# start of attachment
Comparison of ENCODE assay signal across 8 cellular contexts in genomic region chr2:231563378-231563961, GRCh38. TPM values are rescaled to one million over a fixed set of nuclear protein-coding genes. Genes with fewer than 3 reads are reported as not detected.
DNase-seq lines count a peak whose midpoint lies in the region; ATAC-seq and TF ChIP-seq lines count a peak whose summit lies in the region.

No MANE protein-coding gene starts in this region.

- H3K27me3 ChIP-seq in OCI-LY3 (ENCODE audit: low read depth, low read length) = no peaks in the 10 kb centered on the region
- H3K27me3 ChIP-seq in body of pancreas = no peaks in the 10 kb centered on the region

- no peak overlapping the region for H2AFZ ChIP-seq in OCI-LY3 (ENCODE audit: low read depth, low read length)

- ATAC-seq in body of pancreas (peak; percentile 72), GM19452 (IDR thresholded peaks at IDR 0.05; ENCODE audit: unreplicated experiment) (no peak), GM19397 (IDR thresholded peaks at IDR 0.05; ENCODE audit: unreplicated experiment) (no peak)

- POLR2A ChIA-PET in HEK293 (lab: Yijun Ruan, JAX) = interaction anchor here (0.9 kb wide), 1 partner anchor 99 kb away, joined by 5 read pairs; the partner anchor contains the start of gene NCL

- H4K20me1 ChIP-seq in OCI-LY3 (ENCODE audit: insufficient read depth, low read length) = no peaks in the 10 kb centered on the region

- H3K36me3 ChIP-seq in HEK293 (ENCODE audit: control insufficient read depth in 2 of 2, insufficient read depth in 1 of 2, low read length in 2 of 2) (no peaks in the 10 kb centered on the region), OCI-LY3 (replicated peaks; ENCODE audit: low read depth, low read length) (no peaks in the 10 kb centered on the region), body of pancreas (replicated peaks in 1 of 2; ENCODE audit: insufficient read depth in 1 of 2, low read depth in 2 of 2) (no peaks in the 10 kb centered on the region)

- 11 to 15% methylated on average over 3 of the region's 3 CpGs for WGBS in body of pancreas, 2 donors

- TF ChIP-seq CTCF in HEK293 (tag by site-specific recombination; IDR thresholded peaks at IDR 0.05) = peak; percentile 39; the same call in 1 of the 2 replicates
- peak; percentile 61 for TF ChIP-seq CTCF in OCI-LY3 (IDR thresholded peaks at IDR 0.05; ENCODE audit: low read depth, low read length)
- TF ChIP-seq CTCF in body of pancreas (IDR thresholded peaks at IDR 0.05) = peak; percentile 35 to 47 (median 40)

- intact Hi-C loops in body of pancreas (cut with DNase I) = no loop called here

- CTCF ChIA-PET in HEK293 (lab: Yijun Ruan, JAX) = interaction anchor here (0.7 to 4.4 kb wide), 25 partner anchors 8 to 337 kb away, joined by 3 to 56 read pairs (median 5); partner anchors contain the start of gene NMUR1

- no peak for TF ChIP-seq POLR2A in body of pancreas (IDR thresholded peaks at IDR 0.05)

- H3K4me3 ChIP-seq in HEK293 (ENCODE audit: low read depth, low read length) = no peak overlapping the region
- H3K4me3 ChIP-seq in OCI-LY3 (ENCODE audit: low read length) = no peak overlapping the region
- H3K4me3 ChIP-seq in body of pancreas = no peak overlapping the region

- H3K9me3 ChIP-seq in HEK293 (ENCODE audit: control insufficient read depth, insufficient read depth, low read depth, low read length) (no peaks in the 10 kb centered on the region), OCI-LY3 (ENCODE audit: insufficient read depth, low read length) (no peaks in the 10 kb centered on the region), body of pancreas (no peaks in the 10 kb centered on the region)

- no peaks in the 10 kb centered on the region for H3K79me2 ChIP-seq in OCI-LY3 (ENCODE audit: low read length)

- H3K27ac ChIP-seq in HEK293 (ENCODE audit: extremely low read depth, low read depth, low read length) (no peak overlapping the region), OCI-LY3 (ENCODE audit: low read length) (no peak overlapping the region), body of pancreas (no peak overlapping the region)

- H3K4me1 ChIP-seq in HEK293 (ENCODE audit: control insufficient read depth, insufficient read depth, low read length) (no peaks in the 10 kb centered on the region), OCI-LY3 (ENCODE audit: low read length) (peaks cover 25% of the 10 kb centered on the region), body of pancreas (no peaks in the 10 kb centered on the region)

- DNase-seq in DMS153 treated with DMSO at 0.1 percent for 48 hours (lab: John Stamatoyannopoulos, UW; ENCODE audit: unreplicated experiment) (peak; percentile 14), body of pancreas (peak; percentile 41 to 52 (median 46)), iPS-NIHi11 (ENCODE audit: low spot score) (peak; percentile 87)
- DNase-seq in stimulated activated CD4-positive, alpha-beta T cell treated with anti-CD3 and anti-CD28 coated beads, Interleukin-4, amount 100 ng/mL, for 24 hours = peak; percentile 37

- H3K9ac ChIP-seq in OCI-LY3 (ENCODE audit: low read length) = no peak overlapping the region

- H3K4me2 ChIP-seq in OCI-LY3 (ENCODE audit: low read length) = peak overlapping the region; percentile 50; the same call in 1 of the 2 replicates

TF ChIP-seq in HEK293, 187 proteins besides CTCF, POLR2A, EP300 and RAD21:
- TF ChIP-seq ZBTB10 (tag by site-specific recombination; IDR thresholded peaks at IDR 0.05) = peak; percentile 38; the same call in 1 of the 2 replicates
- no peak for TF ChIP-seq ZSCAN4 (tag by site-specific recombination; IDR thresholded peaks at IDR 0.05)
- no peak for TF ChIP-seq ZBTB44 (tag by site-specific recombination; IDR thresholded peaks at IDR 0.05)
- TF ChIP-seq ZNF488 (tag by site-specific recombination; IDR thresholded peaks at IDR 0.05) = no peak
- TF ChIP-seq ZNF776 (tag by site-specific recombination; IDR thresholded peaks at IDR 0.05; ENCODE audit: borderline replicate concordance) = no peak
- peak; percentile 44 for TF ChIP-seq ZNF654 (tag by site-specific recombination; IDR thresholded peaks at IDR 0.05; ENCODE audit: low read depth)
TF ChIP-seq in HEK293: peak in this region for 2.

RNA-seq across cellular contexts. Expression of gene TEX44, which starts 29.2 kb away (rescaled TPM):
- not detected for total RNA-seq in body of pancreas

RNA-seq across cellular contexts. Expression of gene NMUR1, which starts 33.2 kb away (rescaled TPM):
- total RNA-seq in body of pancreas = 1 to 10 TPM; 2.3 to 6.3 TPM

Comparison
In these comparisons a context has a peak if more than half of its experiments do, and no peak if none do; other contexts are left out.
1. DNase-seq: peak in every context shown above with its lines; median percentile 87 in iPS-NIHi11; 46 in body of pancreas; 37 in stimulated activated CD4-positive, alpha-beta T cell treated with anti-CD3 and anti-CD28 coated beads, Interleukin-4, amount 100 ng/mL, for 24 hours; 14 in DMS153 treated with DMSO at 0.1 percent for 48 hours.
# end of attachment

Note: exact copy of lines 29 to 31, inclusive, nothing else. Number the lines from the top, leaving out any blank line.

TF ChIP-seq in HEK293, 187 proteins besides CTCF, POLR2A, EP300 and RAD21:
- TF ChIP-seq ZBTB10 (tag by site-specific recombination; IDR thresholded peaks at IDR 0.05) = peak; percentile 38; the same call in 1 of the 2 replicates
- no peak for TF ChIP-seq ZSCAN4 (tag by site-specific recombination; IDR thresholded peaks at IDR 0.05)